Tufts of cottonwood seed drift above the river for days before finally settling in the cobwebs that fill the corners on her wooden patio chairs. The tree allergies came later this year. That’s what people are saying. Almost as if they were disappointed. Or maybe they thought they’d finally been cured. That something had actually gone well for a change. Their Physician was not the fortune teller he claimed to be. Those certificates merely part of the charade. The sidewalks begin to erode and blow away like sand. It happens slowly so most of us miss it. Soon faces will appear. Messages from those who were murdered. The diseases of livestock kept in assorted vessels in the body. She only has the one sock but I ask her to put it on anyway. That way we can focus on certain details without detracting from the mission. Sometimes the things we say that make the least sense have the greatest meaning. We lack the alchemy to bridge the gap. We leap without thinking about falling. A jar of water that has sat there for days. A moth on the surface and your silver chain glittering on the bottom. I walk away knowing I’ll come upon it again in a few days. My travels leading me in circles. Certain landmarks returning at odd intervals. Wearing different masks but speaking in old familiar voices. And then the shoes and the propensity to wave your hands about your body like startled birds. The light is changing. It’s swollen and it glows. It’s trying to tell you something buy your ears are underground in the black water. Most newborns receive antigens in their mother’s breast milk that provide them a resilience towards seeds and mold. A while back I read a classified ad seeking lactating women to provide milk to make cheese. No shit. They wanted the cheese to be organic so they wanted women with a strict organic diet. I’m not sure whether they had to be Vegan as well, which would be pretty ironic. The cheese would be sold in local grocery stores. The ad didn’t specify what sort of cheese they had in mind. Something hard and pungent. Something tart, sweet, and creamy. Or something mottled and musty you spread on crackers. I keep my eyes on the dairy case. It just hasn’t quite caught on yet.
A CEILING IN A PHONE BOOTH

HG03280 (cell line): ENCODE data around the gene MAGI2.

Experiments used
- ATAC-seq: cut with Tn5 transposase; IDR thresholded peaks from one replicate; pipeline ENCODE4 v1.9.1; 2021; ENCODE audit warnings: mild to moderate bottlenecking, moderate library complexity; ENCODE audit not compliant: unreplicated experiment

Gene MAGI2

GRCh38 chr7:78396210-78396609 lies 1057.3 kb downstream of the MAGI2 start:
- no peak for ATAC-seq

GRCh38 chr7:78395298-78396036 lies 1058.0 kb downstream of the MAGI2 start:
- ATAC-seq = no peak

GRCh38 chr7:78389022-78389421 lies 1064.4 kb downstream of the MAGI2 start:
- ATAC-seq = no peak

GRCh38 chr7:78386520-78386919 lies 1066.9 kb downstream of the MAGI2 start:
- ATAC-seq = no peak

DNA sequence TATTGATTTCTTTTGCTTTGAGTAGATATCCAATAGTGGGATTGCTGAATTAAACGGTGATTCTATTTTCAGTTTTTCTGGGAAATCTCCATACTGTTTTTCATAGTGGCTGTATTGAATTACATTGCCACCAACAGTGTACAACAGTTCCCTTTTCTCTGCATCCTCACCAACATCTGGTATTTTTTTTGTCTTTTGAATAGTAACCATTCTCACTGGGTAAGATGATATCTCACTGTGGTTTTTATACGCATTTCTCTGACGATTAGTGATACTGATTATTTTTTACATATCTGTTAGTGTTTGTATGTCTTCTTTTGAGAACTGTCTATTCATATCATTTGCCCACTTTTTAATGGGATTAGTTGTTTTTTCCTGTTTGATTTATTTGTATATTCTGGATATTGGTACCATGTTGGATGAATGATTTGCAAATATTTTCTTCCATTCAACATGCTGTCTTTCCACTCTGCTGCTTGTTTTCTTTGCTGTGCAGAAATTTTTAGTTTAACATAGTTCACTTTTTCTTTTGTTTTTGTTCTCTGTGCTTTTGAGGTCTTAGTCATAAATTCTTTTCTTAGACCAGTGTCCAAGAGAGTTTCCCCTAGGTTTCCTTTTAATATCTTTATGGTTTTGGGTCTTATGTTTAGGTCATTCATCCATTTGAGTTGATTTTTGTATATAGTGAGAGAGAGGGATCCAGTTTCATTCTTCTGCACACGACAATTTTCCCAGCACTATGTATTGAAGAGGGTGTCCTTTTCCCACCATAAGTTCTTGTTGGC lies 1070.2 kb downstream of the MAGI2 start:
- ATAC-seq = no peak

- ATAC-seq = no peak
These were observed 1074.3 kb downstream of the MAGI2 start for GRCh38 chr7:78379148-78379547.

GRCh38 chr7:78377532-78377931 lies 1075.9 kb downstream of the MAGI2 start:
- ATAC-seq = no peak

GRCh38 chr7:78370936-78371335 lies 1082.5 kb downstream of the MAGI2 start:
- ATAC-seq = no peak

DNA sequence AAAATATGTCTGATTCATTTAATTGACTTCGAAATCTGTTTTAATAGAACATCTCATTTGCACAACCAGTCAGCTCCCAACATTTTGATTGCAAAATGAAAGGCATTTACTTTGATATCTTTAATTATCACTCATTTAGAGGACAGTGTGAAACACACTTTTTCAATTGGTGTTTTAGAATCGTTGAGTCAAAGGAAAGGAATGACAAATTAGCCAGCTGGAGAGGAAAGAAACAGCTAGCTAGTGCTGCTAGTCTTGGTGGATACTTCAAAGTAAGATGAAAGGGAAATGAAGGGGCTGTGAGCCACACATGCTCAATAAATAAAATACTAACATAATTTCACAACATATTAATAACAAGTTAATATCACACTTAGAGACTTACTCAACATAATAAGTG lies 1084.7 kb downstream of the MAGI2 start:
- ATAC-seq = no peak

The poisonous shade under the freeway overpass. A few holes in the cages that keep the pigeons from inhabiting the crevices. That’s where the pigeons got in and made the cages their nests. Now they’re plastered over with white shit and feathers. The limbs of half-made effigies. A body inside you grows smaller and falls out of you to land on the pavement unnoticed. Over the years it continues to send you letters. A first they’re very cordial and center on the details of an unnamed commercial enterprise. Then the accusations about your poor organ tending skills. Maybe something you forgot to put in the pudding. Finally the details. A stain in the wrong place. A key you swear you’ve never seen before. The numbers 087693 on it. Maybe a telephone number in Buenos Aires in 1962. Maybe an entry on a ledger you’re never allowed to read. The car crosses the intersection at an angle. This is not the place for angles. It’s progress finally impeded by a phone booth. I made a call from it yesterday. I was trying to figure out where I was. A man who likes to give head wrote his number with a pencil on the ceiling. Can you call it a ceiling in a phone booth? Summer is turning and soon the fires will come. A certain color in the sky that returns each year. If you could say blue was orange that’s what you would have to say. The dead must give us permission to stand on their shoulders. Once we’re there we find there is not place left to go but up and we must wait for someone else to take the next step. The hose that snakes through the yard was left at a trickle all night and now the grass fumes into the dawn heat. Today we will make different decisions. They will net us the same results and we will have to argue that God is a puppeteer. Even though we know he doesn’t have any fingers. Someone once suggested that semen originated in the eyes. There was not elaboration on the contents of the eyes of women. You can see it in the way the light brings the objects into focus on the concrete. It confuses the ants.
NOISES THAT FOXES MAKE